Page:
The DA team want to support our community through these unprecedented times – something we kept coming back to is a focus on connection and community. So we want to do what we think DA does best, sharing ideas, inspiration and information and profiling our community.
With that in mind, we launched a new series Take 10 with… to do a pulse check on how you’re feeling, how you’re working, what you are missing, and what your hopes are for the future. We invited some of our friends, peers and the DA team to participate and we hope you enjoy these honest and candid profiles of Aotearoa designers today.
Hi there, I’m Debbie Kitson, Director of Portfolio Recruitment – proud sponsors of DA!
How did you get into design?
I’d come from a background in support roles in Branding, Advertising and PR agencies, as well as a stint in Marketing. Having had exposure to recruiting for the admin team I was keen to explore recruitment further so joined an agency as a consultant. They were more of a general office recruiter but I developed the advertising/creative/design sector as a major part of my portfolio. From there I went to a specialist creative recruiter and then set up Portfolio back in the late 1990’s.
What do you love about design?
The creativity, the people, the innovation. NZ design certainly punches above its weight and its great to see how far that spreads.
What or who inspires you?
Many things inspire me – my family, my team, my friends, and being out enjoying nature.
How are you feeling right now?
It’s a bit of limbo right now. Whilst there are definitely benefits to this WFH lark, I’m well and truly ready to have some face to face contact outside of my bubble. Things for us as a business are fairly quiet. A number of roles we were working on just prior to lockdown are now ‘on hold’ but we’re hopeful that this wont last for too long once we can return to some form of normality. It’s sad to hear of a number of redundancies around the industry, but hopefully this will open up new and exciting opportunities in the longer term.
Are you working right now, if so what does your work from home day look like?
Yes I am working from home – in something of a limited sense. Remaining in contact with the team and letting clients and candidates know that we’re still here for them, even if we can’t get out and meet up over a coffee. I can’t say its super structured. I’m in front of my computer off and on most of the day but there are definitely distractions. I’m making sure I fit in some sort of exercise – local of course – to keep the energy levels up.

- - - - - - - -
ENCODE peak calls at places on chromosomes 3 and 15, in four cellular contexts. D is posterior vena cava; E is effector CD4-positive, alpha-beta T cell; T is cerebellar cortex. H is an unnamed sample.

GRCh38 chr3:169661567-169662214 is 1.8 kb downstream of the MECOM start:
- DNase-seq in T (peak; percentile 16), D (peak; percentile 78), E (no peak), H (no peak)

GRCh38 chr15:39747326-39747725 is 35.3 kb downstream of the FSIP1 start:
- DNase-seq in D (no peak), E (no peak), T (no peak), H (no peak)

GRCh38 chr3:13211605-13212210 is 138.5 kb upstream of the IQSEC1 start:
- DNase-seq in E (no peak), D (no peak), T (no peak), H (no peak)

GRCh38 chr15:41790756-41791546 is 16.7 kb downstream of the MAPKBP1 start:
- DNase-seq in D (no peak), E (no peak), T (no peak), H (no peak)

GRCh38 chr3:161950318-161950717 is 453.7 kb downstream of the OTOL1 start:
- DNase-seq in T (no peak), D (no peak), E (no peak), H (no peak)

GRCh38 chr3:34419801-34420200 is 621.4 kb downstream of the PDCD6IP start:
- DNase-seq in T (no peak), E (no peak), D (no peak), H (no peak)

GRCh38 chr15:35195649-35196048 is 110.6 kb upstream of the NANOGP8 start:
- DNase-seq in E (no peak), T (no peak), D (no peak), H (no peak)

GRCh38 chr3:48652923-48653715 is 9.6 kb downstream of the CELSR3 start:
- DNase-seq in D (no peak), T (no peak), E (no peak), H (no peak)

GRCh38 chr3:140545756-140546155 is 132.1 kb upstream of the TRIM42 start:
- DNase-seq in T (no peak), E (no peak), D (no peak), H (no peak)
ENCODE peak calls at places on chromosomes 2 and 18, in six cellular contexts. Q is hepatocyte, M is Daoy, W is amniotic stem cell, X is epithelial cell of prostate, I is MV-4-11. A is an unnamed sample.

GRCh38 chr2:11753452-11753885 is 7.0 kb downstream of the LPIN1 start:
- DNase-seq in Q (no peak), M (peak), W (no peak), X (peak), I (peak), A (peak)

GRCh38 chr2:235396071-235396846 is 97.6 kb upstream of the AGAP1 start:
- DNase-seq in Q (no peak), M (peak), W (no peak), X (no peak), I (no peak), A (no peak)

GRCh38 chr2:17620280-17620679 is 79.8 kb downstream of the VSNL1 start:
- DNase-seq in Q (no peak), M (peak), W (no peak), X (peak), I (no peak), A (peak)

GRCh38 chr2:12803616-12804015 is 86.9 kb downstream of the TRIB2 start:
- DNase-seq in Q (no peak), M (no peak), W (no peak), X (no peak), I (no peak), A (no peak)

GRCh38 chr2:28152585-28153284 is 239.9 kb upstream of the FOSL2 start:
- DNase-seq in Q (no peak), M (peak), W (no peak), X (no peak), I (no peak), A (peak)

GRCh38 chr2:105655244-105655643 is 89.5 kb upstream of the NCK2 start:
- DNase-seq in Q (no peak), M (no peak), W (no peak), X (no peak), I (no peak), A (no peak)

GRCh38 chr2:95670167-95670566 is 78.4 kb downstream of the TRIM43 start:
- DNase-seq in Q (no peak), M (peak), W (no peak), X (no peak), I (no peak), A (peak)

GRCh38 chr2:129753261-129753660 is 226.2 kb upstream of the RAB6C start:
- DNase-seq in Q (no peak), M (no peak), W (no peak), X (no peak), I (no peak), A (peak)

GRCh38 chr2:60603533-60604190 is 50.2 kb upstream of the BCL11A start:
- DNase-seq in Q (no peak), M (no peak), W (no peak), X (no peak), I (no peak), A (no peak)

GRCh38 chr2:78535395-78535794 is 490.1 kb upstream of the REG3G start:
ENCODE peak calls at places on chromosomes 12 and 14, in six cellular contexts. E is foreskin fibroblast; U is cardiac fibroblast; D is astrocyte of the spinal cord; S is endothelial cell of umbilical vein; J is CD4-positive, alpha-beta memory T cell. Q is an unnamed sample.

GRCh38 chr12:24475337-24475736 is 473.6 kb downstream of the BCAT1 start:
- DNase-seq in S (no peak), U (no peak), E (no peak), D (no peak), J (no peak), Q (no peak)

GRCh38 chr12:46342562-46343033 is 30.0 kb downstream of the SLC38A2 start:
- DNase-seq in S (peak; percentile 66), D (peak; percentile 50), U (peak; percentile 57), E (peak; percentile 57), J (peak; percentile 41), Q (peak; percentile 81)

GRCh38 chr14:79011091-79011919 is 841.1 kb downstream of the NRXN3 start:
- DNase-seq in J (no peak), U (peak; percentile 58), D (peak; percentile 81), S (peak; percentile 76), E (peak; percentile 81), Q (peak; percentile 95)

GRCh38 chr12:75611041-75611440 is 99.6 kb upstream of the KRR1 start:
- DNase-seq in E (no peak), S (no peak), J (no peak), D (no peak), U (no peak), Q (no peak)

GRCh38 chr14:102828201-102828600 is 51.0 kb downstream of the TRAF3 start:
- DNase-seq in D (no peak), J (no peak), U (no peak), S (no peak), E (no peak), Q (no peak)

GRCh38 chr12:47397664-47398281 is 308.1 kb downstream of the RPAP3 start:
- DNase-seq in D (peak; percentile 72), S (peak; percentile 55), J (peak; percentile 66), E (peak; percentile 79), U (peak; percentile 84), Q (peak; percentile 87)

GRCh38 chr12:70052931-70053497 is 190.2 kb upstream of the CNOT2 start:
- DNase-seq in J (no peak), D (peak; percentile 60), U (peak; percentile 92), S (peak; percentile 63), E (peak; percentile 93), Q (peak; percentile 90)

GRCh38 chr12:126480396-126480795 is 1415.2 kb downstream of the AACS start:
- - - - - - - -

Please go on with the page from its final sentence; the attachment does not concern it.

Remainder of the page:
What’s your one tip right now?
I’m sure you’ve heard it from others – but remain positive and take the time to enjoy the world outside your door. Appreciate the fact we can hear the birds, enjoy the peace, quiet and clean air of your neighbourhood. Breathe!
Tell us about your current workspace.
It’s not an office – rather at the dining table – but close to the espresso machine and great coffee (thanks @ozonecoffee). Apart from the laptop I don’t need a lot of other stuff to take over the table. I’ve got awesome natural light and a great outlook of pohutukawa trees across the road so can’t complain.
Which local business are you going to miss most during our isolation period?
As above Ozone Coffee Roasters – they’re our neighbours at the office – but we did stock up prior to lockdown and so far it’s lasted. They are shipping again now too! Also missing my hairdresser – aren’t we all! – but sounds like that’s a way off yet!
What do you hope for the Aotearoa design community going forward?
I hope the industry will find it’s way out of this and continue to do amazing things. The landscape may look very different from what it did in the past. I am hopeful that the industry will continue to utilise flexible working arrangements. It’s a good time to take a breath and try different ways of doing things rather than just continuing with the way it’s been done before. Listen to your team and what they like and don’t like about the ways of working that we’ve all been forced into. It doesn’t work for everyone but for others it’s a time for them to truly prosper.
It seems in these highly unusual times that there has been a real sense of community – both in our local communities – as well as in our design industry community. Its nice to see lots of collaboration and connection – even if its not face to face – rather than lots of secrecy. Long may that continue